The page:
On June 29, 1956 President Dwight D. Eisenhower signed the Federal Aid Highway Act of 1956 into law, designating highways for each state to build with federal assistance to create the modern interstate highway system. One year later in 1957 The Ohio’s Department of Highways officially began construction on the 1,500 miles (2,400 km) of the interstate system designated for Ohio in the Federal Aid Highway Act. After one year of interstate construction Ohio was spending more on roadway construction than New York or California, and by 1962 had 684 miles (1,101 km) of interstates open. By the end of the decade, Ohio hit a milestone, with over 1,000 miles (1,600 km) completed.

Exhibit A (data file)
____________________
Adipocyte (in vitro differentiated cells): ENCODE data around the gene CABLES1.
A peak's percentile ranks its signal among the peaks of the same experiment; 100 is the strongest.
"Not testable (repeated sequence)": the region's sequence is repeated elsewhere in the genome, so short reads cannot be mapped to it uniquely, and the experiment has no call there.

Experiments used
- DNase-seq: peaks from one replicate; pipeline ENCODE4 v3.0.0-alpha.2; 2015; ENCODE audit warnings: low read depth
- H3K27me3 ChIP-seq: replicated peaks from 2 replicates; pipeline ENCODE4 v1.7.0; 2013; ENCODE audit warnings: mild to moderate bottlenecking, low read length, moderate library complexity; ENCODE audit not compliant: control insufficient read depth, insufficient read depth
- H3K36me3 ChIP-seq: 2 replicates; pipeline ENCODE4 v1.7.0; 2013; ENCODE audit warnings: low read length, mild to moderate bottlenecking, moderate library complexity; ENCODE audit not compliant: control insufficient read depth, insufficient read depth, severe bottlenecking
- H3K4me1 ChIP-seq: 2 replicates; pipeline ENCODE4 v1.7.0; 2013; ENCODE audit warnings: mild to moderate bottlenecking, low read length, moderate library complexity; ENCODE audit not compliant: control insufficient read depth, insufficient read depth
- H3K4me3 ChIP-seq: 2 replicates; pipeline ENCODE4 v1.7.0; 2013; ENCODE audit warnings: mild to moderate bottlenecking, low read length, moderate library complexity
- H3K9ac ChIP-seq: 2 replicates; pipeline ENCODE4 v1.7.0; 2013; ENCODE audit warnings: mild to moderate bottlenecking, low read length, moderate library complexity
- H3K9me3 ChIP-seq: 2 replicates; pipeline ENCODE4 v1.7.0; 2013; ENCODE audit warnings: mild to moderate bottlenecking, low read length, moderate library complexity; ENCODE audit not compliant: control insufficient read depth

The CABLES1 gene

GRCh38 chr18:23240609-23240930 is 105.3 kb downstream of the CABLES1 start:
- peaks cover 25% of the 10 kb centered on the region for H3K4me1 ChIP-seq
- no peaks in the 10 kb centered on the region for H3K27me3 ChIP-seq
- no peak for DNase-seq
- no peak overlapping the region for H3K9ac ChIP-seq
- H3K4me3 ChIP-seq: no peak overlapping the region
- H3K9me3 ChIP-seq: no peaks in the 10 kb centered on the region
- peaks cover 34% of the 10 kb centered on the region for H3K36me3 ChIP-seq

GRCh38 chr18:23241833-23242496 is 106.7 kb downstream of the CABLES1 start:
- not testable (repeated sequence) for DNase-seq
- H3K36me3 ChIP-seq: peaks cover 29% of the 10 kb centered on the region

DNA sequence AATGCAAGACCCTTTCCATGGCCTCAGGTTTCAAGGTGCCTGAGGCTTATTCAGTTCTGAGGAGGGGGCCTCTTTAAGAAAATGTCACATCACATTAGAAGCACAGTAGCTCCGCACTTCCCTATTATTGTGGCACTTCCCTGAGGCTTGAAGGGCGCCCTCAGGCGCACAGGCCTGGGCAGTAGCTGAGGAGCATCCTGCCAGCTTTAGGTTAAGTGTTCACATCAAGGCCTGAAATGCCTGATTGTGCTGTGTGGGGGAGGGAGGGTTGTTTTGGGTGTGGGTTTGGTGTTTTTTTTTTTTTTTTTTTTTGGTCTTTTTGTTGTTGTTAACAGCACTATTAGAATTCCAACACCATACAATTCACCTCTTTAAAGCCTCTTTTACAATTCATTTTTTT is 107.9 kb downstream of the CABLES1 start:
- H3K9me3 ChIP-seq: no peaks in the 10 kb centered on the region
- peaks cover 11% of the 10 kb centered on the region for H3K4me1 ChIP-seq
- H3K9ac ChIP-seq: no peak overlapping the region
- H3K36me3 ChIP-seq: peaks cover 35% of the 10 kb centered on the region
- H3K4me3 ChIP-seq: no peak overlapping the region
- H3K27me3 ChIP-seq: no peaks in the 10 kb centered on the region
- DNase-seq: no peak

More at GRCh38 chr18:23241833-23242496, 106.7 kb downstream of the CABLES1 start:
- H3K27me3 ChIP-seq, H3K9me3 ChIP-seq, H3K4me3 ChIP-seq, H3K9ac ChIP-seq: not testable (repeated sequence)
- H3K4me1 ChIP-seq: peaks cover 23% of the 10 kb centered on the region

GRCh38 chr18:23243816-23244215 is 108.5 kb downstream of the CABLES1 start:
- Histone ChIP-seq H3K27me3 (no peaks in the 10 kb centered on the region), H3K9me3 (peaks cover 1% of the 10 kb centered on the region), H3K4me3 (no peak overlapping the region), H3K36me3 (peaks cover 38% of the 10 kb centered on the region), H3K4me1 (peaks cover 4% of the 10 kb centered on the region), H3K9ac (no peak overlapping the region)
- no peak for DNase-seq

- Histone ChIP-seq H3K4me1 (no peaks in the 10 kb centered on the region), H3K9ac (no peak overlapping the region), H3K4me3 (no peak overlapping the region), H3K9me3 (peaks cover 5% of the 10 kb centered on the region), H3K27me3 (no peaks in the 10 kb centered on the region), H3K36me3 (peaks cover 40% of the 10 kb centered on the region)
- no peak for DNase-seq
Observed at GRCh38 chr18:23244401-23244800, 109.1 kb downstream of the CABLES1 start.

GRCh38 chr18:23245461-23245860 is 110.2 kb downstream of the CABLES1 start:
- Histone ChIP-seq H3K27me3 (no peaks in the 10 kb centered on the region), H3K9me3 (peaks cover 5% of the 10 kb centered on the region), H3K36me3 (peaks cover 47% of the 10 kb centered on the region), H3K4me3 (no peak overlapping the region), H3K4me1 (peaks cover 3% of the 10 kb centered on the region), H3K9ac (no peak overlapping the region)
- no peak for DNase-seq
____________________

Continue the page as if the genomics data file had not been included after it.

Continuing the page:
In 1965 the federal government began to allow new federal funds to be spent on highway beautification projects. The Ohio Department of Highways took a leading role in this national initiative, creating a new Design Services Division to oversee rest areas and landscaping along thousands of miles of state and interstate roadways in Ohio. In an effort to consolidate multiple modes of transportation under one agency, the Ohio Department of Highways officially became the Ohio Department of Transportation in September 1972. In 1984, the Department instituted its first network of tourist information centers at interstate entry points throughout Ohio, managed by Michael A. Massa. Two more milestones were reached during this period, with the full outerbelt (Interstate 270) being completed around Columbus in 1975, as well as Interstate 70 traveling east to west through the heart of Ohio in 1976.